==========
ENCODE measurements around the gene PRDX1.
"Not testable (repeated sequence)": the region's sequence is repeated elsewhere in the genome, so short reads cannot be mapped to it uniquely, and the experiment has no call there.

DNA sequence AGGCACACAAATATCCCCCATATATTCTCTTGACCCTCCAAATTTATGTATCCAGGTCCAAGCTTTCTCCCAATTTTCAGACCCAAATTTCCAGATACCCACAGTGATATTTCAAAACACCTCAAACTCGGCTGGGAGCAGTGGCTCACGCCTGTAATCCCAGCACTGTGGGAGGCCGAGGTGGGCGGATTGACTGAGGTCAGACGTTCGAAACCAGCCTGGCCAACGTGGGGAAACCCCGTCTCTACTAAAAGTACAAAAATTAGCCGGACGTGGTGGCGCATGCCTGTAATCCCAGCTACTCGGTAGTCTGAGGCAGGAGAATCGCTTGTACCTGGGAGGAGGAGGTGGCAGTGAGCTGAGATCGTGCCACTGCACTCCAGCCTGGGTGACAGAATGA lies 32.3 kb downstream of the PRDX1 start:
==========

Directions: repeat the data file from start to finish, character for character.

ENCODE measurements around the gene PRDX1.
"Not testable (repeated sequence)": the region's sequence is repeated elsewhere in the genome, so short reads cannot be mapped to it uniquely, and the experiment has no call there.

DNA sequence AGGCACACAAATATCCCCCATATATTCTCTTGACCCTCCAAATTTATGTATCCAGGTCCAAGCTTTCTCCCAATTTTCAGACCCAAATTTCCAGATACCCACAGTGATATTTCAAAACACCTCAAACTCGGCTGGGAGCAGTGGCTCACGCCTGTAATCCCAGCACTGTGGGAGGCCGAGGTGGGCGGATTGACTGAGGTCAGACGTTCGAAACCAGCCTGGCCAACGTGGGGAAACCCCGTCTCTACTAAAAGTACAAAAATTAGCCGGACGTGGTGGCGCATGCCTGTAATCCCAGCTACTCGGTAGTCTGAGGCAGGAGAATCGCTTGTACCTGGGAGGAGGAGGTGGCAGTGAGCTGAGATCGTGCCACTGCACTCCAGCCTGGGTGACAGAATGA lies 32.3 kb downstream of the PRDX1 start: